Who said photography was only for those with normal vision? Researchers at the University of California, Santa Cruz, Dustin Adams, Lourdes Morales and Sri Kurniawan, have developed a camera app that can be used by the blind and partially sighted people to fulfill their photography ambitions, reports NewScientist.
As part of their research, Adams and his colleagues quizzed 54 people about what they found toughest about clicking pictures. Now, among those quizzed were some partially sighted, while there were some who were completely blind and others with a degree of light perception. What they answered summed up as the specifications for the app.
One of the respondents said that one obstacle was how to frame a shot. “If I am in a group, I usually have someone advise me on camera placement, even if I take the picture myself.”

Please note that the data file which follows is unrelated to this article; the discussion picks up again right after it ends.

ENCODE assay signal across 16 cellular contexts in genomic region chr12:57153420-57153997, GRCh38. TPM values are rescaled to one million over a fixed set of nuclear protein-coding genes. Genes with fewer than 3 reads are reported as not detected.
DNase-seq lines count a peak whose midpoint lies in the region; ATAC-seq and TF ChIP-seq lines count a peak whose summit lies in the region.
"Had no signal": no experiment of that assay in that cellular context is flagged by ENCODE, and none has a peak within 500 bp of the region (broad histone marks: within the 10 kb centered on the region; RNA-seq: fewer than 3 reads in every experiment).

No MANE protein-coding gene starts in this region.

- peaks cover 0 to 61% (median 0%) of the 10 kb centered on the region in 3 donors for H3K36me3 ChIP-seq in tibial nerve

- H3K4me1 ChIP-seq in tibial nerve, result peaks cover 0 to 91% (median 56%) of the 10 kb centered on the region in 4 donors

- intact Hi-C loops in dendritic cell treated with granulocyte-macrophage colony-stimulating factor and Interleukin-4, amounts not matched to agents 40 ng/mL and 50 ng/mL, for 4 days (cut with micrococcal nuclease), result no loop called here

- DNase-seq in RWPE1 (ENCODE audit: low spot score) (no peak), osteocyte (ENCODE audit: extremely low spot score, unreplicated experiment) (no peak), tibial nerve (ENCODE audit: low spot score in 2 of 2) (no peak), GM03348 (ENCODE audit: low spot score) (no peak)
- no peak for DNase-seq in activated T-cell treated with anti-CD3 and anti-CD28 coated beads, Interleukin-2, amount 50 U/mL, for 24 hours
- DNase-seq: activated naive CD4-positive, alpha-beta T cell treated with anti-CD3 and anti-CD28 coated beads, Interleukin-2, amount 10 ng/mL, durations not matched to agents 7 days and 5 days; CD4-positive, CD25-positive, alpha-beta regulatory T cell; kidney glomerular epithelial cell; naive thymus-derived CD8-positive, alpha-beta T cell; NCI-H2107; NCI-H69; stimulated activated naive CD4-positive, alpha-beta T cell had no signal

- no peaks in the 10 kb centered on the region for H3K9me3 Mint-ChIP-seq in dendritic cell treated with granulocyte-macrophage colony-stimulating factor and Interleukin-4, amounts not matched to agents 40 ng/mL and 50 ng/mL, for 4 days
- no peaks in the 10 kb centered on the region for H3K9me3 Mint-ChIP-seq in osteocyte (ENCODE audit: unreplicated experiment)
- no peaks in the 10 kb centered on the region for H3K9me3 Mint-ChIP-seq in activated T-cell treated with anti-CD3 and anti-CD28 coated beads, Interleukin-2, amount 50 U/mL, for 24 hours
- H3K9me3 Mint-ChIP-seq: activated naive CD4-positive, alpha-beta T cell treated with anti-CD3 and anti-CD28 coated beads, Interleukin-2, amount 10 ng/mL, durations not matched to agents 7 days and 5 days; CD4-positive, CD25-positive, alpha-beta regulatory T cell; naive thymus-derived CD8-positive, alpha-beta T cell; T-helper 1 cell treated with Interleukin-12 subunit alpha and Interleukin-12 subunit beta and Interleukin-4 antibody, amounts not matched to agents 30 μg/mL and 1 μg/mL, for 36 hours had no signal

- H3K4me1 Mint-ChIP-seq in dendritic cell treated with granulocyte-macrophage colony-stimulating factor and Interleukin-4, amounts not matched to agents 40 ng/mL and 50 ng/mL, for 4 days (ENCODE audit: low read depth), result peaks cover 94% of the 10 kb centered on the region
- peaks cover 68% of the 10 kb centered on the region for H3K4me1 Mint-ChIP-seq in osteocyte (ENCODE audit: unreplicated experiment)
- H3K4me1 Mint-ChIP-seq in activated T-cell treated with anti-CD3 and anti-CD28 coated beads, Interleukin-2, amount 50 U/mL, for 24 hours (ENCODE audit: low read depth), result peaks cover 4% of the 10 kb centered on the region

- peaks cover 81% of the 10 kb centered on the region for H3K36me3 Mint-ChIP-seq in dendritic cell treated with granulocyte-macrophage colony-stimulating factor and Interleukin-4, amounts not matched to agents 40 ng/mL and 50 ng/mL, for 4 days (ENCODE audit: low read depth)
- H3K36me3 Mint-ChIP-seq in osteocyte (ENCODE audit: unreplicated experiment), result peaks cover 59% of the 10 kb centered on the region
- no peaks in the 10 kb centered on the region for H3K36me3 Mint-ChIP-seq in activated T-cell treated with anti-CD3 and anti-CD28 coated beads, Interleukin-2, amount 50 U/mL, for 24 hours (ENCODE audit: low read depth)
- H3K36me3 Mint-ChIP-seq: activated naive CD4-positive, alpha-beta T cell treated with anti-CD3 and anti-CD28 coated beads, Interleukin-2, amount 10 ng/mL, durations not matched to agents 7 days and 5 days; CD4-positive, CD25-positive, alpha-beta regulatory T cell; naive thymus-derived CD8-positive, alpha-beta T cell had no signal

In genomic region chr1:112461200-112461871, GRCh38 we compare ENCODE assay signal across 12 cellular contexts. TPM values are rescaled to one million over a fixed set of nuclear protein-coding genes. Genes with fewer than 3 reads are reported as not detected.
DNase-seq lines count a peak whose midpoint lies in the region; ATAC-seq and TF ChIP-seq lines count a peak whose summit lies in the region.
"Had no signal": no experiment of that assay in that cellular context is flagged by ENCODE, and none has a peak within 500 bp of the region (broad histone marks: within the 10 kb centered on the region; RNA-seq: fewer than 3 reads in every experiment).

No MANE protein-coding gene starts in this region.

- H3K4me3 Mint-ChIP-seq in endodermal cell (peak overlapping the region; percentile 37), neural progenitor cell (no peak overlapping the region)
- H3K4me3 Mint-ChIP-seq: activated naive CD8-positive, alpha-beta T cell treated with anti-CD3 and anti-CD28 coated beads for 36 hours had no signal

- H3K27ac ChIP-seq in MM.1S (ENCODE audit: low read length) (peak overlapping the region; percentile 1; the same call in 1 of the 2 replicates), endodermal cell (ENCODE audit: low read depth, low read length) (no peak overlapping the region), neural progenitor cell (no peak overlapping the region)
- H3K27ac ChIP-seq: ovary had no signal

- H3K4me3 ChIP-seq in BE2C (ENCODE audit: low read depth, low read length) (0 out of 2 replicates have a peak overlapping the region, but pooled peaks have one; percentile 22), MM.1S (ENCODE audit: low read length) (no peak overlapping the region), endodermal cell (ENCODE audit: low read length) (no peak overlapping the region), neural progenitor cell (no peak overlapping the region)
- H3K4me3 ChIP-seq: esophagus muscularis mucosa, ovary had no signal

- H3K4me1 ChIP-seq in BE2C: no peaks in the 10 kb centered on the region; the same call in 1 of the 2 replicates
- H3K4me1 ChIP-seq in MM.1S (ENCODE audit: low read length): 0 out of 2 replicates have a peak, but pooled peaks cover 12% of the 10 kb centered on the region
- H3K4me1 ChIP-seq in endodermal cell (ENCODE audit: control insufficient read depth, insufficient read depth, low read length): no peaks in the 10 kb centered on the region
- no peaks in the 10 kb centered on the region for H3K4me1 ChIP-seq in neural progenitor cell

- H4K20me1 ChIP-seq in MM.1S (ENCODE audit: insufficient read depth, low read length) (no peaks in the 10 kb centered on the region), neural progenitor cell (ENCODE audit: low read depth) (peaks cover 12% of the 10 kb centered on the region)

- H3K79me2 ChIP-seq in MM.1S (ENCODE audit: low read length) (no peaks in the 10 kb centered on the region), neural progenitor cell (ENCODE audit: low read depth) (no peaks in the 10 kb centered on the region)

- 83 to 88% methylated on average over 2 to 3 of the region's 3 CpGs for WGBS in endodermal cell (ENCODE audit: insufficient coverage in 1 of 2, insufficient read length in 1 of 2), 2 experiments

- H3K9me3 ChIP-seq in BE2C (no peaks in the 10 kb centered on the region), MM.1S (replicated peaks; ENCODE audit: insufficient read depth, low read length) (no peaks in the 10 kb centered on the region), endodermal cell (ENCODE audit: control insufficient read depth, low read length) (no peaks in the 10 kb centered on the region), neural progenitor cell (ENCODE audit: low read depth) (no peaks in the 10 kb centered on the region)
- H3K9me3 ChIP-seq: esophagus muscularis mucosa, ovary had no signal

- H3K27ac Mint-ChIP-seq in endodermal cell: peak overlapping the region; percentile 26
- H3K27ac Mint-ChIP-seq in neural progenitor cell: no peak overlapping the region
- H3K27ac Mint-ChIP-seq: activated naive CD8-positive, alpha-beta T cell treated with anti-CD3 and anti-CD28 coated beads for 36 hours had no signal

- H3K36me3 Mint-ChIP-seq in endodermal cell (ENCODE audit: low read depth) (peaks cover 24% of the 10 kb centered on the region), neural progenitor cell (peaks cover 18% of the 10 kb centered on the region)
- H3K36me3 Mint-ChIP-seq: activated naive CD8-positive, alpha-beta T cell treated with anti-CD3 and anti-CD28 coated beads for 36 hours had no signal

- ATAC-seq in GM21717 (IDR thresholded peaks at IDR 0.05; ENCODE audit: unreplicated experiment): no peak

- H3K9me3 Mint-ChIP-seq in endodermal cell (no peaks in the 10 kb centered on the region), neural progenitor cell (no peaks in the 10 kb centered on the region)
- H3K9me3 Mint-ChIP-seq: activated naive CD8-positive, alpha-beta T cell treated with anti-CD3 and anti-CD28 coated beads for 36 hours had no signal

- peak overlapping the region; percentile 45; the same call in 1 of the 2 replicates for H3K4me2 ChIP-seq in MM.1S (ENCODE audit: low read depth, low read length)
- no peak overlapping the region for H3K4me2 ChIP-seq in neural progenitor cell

Photography is for all (Image credit: Getty Images)
One of the findings that emerged at the end of the survey showed that while there are smartphones today that offer face detection capabilities and a feature that says the function of the screen buttons aloud when a user taps on them, there is a need for more features to make such apps visually impaired-friendly.
The researchers have built their own app that snaps a picture after the user makes an upward swipe gesture. The app brings together face detection and voice accessiblity features in an attempt to get the phone say aloud the number of faces detected. This way, the partially sighted or completely blind user will know if he has everyone in the frame. With audio cues, the user will know that he has the main subject in focus.
The way it works is once the app's camera mode is enabled, the phone begins recording a 30-second audio file. This file can be restarted at any point by double tapping the screen.